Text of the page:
Running Linux on Mac?

Discussion in 'MacBook Pro' started by macuser1232, Jun 10, 2012.

  1. macuser1232 macrumors 6502a

    macuser1232

    Joined:
    Jan 20, 2012
    #1
    Hi, i was wondering what the advantages of running linux on a mac were whether it was dualbooting or running though a virtual machine. Aren't unix and linux a little to similar to be running together? Does linux run better on a pc?
     
  2. Hidendra macrumors member

    Joined:
    May 19, 2008
    #2
    "pc" and "mac" are no different hardware-wise, it is just os x locks down onto their specific hardware. if you can get drivers for the hardware your specific mbp uses, you can run linux no problem.

    That said, if you're not trying to dual boot for a specific reason, then you're better off running it in a VM. There are no advantages to running linux "just because" (I use it daily) -- it is not a magic pill.
     
  3. r3dm4lcz macrumors member

    Joined:
    Jun 6, 2012
    Location:
    LPL
    #3
    The thought of buying a Mac and removing OS X to put on a hacked version of Linux seems insane... OS X is the reason I buy Macs. By all means, put it in a virtual machine but don't get rid of OS X.

    Also, PC / Macs can be used synonymously... it's a computer. Any computer can run Linux. Buy a RaspberryPi or something, don't spend £1000s on a Mac you're putting an experimental OS onto.

    Note: This view is entirely subjective.
     
  4. macuser1232 thread starter macrumors 6502a

    macuser1232

    Joined:
    Jan 20, 2012
    #4
    Ok. and yeah i recently ran Ubuntu in virtual box on my macbook pro and i just couldn't find any uses for it because everything linux could install, my mac could also install. That's why I have come to the conclusion to either dual boot linux and windows on a cheap pc or to just run linux on a pc. So now i'm trying to find a cheap pc to do this with. I feel that by buying another computer i will have more hard drive space to download things and also more freedom to do linux things.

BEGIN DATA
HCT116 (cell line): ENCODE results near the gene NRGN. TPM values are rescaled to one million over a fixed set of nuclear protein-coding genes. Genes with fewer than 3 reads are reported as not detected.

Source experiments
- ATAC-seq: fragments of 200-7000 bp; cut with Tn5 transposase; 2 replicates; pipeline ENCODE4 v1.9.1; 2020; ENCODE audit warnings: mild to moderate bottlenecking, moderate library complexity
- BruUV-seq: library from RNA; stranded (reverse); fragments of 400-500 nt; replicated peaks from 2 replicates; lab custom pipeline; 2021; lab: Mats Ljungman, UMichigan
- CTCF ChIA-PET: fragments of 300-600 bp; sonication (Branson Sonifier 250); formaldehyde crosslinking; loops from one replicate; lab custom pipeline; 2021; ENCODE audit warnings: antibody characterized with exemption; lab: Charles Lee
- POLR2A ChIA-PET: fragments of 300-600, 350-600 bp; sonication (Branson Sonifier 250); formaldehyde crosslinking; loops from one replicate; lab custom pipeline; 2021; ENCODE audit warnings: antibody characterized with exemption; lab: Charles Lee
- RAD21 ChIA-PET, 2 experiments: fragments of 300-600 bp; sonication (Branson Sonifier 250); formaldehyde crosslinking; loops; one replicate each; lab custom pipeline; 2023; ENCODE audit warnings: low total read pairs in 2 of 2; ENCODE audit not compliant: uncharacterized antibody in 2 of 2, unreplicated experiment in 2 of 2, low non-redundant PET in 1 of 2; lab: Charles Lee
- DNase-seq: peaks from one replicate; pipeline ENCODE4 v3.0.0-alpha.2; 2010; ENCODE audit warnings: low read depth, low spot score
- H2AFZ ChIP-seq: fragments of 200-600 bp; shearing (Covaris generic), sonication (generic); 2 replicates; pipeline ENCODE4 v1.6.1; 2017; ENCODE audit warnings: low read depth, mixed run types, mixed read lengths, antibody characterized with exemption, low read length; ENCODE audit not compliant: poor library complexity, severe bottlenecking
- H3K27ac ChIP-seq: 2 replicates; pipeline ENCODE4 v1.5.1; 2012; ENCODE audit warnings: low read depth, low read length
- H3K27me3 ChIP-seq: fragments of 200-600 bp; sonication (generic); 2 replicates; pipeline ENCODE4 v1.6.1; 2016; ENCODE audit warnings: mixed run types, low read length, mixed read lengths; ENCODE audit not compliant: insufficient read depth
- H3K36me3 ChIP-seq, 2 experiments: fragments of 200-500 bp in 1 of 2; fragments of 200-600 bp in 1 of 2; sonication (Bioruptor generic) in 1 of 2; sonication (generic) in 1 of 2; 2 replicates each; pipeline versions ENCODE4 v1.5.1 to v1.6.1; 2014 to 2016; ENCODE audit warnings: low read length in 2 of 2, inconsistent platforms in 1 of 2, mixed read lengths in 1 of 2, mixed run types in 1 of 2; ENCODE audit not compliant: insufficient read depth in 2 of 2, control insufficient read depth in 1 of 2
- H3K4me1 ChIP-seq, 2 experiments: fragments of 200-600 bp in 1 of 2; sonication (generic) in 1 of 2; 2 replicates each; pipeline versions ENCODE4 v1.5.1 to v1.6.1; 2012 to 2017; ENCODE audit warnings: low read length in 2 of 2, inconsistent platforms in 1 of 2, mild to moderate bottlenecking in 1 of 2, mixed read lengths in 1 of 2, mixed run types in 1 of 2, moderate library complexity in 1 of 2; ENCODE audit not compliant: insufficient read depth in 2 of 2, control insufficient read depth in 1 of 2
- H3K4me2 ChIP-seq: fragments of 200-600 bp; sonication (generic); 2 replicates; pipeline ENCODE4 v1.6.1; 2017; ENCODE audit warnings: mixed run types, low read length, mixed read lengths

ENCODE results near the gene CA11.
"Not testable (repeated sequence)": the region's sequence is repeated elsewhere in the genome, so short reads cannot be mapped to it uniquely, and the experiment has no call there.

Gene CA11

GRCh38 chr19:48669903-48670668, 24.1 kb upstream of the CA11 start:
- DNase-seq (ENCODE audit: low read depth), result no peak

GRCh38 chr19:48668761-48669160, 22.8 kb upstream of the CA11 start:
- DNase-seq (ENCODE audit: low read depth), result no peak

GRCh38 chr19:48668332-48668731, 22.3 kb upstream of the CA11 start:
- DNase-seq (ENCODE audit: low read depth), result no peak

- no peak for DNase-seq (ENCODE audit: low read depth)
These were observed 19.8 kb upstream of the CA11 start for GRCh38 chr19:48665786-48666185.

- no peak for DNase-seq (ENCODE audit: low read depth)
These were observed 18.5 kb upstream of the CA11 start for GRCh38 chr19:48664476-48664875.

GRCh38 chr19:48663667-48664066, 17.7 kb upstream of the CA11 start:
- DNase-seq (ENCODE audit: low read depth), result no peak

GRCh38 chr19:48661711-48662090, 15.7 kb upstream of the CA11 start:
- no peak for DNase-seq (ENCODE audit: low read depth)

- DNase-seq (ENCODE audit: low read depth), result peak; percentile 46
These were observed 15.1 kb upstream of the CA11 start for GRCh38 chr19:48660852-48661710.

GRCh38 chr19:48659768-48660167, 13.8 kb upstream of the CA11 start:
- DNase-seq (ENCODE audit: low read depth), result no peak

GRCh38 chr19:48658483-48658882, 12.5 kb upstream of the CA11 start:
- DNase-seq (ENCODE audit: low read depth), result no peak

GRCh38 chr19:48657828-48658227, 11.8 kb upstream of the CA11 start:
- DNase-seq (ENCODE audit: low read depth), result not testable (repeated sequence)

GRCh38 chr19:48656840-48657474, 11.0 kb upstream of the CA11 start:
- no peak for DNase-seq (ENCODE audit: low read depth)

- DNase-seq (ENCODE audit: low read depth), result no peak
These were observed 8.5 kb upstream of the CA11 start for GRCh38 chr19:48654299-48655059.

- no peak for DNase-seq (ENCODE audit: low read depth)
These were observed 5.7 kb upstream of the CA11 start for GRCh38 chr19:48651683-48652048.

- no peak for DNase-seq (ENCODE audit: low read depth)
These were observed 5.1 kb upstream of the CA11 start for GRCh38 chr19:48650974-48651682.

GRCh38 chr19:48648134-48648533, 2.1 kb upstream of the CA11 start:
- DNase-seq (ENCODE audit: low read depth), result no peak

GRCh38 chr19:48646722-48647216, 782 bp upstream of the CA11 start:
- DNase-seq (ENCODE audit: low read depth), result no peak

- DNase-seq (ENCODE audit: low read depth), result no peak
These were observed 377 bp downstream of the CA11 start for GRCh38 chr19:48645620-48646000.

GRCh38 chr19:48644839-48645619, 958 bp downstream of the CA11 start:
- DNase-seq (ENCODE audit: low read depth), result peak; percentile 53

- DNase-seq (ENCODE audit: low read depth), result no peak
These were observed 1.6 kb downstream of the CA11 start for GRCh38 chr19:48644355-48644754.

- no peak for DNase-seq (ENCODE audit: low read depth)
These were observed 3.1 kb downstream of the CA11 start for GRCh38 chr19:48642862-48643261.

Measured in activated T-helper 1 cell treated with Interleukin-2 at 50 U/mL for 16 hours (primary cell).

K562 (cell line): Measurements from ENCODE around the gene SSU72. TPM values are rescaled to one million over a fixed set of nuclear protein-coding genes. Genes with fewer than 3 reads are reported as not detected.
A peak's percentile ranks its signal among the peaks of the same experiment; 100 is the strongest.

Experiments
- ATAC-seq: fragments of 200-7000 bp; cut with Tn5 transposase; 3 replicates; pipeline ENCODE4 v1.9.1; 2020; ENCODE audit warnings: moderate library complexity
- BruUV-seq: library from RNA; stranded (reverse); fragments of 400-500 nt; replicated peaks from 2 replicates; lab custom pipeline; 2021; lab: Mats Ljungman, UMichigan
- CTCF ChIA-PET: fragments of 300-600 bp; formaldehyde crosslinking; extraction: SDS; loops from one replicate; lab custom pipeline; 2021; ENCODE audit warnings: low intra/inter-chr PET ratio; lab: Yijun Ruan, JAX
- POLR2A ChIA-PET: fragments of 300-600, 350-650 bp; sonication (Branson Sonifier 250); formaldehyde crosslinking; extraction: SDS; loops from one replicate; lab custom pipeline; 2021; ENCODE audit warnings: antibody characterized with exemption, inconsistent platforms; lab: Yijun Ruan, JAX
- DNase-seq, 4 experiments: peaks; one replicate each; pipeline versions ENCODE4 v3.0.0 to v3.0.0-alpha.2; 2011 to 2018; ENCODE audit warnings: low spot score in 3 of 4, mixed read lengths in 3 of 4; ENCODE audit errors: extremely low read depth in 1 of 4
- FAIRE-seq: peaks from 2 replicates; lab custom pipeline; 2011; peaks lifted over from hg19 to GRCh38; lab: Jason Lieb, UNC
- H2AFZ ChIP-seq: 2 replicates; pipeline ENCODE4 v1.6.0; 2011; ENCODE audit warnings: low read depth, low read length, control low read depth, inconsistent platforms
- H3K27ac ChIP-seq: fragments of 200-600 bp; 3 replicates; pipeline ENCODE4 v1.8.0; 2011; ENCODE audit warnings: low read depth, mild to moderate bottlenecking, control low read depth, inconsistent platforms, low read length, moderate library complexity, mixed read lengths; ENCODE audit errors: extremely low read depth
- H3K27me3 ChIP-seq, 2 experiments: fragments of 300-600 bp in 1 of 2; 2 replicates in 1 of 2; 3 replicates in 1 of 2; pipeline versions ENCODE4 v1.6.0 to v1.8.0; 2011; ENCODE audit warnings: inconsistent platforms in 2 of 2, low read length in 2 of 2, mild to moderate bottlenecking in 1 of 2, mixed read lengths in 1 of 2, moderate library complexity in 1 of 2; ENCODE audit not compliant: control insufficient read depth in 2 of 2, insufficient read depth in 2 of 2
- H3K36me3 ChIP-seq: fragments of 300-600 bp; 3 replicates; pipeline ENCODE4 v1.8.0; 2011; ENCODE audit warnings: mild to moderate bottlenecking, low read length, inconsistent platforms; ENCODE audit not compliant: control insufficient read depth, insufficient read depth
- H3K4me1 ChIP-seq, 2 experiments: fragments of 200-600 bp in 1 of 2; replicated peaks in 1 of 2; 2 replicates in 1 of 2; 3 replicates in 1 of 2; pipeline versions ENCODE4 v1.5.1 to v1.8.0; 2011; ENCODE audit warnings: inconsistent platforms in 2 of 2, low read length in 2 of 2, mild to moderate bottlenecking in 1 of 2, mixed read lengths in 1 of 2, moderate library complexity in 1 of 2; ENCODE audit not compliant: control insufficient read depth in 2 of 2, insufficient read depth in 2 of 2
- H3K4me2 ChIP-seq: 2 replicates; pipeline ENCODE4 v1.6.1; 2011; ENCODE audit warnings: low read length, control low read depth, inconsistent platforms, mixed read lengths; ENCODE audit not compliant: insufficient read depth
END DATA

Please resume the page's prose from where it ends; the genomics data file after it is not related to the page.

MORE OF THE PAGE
5. macuser1232 thread starter macrumors 6502a

    macuser1232

    Joined:
    Jan 20, 2012
    #5
    Question about running linux

    Ok here is my question. Should I dual boot osx and linux, run linux in a vm on my macbook pro, buy a cheap pc and run just linux, or buy a cheap pc and dualboot linux? Big question I know. :)
     
  6. dusk007 macrumors 68040

    dusk007

    Joined:
    Dec 5, 2009
    #6
    Depends on what you use it for. A Server for testing needs little GUI. Just run a VM.
     
  7. macuser1232 thread starter macrumors 6502a

    macuser1232

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    Jan 20, 2012
    #7
    I'm not planning on running a server.
     
  8. Stetrain macrumors 68040

    Joined:
    Feb 6, 2009
    #8
    If you want to run linux just to play around with it, I'd run in a VM.

    If you're doing something intensive then it might be better to dual boot. It really just depends on what you will be doing with it.
     
  9. Stetrain macrumors 68040

    Joined:
    Feb 6, 2009
    #9
    Any real reason to use linux? Or are you just doing it for the sake of it?

    Really with OSX you have most of what you need from linux anyway.
     
  10. macuser1232 thread starter macrumors 6502a

    macuser1232

    Joined:
    Jan 20, 2012
    #10
    yeah i agree. I have decided not to get linux. I may get it when i becomes more popular.
     
  11. throAU macrumors 601

    throAU

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    Feb 13, 2012
    Location:
    Perth, Western Australia
    #11
    Pretty much any software available for Linux will either run on OS X with a re compile, or has a superior equivalent available.
     
  12. d00d macrumors regular

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    Jul 22, 2002
    Location:
    Massachusetts
    #12
    It's already popular in certain fields/environments/situations. Do you even have a compelling reason to get it should it meet your definition of popular?
     
  13. macuser1232 thread starter macrumors 6502a

    macuser1232

    Joined:
    Jan 20, 2012
    #13
    Oh hey ya after i get back from vacation im going to run linux on an old desktop to see if i like it and mess around. So now I will have a desktop running windows 7, macbook pro(OS X), and a cheap desktop running just linux.
     
  14. AspiringSurgeon macrumors newbie

    Joined:
    Jun 12, 2012